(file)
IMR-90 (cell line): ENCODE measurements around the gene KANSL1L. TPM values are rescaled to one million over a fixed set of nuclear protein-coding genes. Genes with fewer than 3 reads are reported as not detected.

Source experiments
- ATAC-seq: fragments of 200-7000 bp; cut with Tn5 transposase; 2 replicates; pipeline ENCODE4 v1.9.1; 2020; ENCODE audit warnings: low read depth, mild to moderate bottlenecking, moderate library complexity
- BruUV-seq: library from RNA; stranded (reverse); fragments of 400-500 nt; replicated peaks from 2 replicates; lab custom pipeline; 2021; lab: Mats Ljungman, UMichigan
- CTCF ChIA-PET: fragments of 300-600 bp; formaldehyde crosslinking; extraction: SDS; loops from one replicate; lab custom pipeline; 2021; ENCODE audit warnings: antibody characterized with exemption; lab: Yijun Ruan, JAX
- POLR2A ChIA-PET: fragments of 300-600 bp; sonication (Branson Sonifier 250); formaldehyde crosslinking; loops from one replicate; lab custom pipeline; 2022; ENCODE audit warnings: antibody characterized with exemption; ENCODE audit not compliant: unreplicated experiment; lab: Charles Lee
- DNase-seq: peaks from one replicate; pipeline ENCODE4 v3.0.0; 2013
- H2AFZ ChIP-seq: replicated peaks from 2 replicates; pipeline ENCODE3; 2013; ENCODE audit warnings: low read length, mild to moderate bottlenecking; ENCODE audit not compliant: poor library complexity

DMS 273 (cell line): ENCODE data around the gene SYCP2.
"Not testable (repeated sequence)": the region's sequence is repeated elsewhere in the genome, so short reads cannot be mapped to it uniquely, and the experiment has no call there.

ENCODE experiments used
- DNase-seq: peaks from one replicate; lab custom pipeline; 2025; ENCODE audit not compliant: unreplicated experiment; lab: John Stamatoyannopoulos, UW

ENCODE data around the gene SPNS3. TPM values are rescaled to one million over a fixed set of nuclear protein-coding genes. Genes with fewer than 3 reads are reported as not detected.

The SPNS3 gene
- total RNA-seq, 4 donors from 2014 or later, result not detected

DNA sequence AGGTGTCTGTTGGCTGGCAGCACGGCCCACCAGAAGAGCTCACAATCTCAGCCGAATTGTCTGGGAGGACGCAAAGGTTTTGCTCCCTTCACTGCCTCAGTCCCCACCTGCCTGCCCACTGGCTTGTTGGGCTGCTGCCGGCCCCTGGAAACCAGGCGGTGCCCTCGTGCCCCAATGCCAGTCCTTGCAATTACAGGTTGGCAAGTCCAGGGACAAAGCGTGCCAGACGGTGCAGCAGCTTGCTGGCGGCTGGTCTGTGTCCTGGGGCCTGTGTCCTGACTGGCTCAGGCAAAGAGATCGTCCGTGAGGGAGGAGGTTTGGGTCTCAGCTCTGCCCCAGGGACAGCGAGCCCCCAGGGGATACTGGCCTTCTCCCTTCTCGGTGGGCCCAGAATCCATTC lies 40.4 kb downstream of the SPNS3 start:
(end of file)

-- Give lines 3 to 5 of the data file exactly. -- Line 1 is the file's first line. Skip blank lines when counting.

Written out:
- ATAC-seq: fragments of 200-7000 bp; cut with Tn5 transposase; 2 replicates; pipeline ENCODE4 v1.9.1; 2020; ENCODE audit warnings: low read depth, mild to moderate bottlenecking, moderate library complexity
- BruUV-seq: library from RNA; stranded (reverse); fragments of 400-500 nt; replicated peaks from 2 replicates; lab custom pipeline; 2021; lab: Mats Ljungman, UMichigan
- CTCF ChIA-PET: fragments of 300-600 bp; formaldehyde crosslinking; extraction: SDS; loops from one replicate; lab custom pipeline; 2021; ENCODE audit warnings: antibody characterized with exemption; lab: Yijun Ruan, JAX